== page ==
Congress Eyes Bills to Speed Citizenship for Aliens in Military
Byline: Stephen Dinan, THE WASHINGTON TIMES
A House panel today will begin considering bills to speed up citizenship for the 37,000 legal immigrants now on active duty in the military, and advocates for broader immigration say the bill could be a chance to push their agenda.
Similar military bills are pending in the Senate, and those on both sides of the immigration debate say the legislation has strong support and is expected to pass sometime soon.
"That's going to happen in any event, and they're going to start bringing their families," said Sen. Edward M. Kennedy of Massachusetts, the top Democrat on the Senate Judiciary immigration subcommittee. "Their families have been separated, and they're going to start bringing their families. I think this is going to be an opportunity to come back to this issue."
In the months after the September 11 attacks, efforts to ease immigration laws were blocked in both chambers, including a major initiative to allow illegal immigrants living in the U.S. to apply for legal status here, rather than return home and go through the normal process. Proponents, including the Bush administration, say the provision referred to as 245(i) the section of immigration code it falls under is a family-reunification policy, but opponents called it a "mini-amnesty."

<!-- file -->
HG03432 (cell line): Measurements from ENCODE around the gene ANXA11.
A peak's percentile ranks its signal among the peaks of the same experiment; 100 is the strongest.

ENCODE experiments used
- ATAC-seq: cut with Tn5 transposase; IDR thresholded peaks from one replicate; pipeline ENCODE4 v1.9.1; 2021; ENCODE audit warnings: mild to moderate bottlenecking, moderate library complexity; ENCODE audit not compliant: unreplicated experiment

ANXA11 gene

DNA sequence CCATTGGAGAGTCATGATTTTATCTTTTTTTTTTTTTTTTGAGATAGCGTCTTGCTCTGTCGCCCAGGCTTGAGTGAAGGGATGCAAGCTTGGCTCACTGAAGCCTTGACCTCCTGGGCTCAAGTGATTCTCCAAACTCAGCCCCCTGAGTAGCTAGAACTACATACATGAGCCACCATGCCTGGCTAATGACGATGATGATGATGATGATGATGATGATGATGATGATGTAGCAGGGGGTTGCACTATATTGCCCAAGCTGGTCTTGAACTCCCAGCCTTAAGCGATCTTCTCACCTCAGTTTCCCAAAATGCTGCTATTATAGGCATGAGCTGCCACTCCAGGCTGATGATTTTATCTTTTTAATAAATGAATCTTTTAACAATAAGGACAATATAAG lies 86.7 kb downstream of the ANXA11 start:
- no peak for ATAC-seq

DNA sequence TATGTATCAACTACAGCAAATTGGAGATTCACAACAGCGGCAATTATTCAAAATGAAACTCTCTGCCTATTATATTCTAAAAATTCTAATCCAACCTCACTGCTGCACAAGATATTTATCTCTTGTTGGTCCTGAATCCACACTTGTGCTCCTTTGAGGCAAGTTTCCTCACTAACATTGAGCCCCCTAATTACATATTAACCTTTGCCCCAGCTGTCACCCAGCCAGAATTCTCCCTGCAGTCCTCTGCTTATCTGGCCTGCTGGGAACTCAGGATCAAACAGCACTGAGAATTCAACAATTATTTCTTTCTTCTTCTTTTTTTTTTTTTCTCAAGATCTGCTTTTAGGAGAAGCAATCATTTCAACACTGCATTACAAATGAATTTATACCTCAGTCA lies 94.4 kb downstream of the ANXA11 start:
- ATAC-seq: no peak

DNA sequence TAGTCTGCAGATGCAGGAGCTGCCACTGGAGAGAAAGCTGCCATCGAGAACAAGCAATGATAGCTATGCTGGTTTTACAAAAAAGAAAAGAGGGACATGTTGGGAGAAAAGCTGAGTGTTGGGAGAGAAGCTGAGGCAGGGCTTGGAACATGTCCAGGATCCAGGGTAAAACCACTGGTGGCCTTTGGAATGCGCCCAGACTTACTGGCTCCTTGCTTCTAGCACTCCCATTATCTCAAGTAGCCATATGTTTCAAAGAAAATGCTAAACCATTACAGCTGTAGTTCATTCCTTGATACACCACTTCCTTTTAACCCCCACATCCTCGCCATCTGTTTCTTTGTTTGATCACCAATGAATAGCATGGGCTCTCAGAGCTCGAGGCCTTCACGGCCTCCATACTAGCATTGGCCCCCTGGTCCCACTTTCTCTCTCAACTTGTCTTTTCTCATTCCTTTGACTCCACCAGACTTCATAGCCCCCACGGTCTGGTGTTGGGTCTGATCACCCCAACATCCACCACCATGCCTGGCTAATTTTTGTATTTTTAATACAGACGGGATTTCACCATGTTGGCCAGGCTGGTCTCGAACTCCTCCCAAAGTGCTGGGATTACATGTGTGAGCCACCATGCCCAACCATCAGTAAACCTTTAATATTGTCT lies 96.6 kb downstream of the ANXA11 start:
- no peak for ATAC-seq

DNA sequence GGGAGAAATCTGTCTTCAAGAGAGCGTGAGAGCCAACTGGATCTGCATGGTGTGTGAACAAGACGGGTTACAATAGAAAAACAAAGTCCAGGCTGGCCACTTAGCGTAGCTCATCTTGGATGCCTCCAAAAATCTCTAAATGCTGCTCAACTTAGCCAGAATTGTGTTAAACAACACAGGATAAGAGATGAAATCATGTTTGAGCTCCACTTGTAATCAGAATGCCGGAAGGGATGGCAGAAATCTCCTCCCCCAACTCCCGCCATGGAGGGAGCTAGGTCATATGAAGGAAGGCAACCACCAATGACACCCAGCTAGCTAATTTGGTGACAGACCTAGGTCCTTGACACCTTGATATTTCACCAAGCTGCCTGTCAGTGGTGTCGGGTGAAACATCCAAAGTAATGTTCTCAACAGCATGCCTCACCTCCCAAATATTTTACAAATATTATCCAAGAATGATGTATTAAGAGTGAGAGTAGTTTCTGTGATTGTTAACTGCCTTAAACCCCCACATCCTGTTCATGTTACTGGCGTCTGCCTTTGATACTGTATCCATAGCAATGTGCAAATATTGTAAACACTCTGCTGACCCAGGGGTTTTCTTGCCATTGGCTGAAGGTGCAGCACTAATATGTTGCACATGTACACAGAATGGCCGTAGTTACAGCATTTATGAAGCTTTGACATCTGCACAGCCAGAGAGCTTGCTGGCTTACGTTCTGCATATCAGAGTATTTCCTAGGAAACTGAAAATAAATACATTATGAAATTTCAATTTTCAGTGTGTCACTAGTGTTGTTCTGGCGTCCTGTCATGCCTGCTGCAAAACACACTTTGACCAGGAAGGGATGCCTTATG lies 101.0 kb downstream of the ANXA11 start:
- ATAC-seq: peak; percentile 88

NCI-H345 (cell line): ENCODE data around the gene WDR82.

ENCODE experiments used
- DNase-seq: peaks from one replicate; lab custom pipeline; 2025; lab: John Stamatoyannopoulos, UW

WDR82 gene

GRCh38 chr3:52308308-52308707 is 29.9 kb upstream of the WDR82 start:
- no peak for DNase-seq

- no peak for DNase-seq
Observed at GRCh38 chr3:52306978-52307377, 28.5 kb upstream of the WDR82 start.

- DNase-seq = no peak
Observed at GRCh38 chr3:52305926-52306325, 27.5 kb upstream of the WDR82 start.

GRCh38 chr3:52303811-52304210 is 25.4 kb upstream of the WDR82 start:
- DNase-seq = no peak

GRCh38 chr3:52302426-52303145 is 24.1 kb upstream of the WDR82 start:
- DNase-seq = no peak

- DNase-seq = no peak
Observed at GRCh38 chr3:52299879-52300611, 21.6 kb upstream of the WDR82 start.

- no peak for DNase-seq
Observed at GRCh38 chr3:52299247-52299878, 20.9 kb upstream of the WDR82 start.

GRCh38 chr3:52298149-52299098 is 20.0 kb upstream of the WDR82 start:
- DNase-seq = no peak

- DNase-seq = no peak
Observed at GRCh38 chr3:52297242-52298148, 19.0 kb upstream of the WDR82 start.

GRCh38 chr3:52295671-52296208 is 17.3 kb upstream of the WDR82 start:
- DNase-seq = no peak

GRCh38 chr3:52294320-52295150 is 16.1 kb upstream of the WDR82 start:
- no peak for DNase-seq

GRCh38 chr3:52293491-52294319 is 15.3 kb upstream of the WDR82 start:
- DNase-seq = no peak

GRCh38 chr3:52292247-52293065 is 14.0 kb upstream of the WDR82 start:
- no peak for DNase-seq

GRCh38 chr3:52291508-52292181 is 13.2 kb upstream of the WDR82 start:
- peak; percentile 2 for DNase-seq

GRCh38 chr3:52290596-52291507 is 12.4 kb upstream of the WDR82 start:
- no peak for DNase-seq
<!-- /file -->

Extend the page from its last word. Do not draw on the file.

Several versions of that bill have been reintroduced in this congressional session, and last week House Republican Conference Chairman Deborah Pryce of Ohio told reporters from Hispanic news outlets the Senate was responsible for holding up last year's bill. She said House Republicans may try to pass an extension of 245(i) again.
"We are poised to move in that direction, to address this issue," she said, though she didn't say when such a bill might see action.
Republican aides said there are no plans to move a bill anytime soon, and the prospect got a cool reception from Rep. …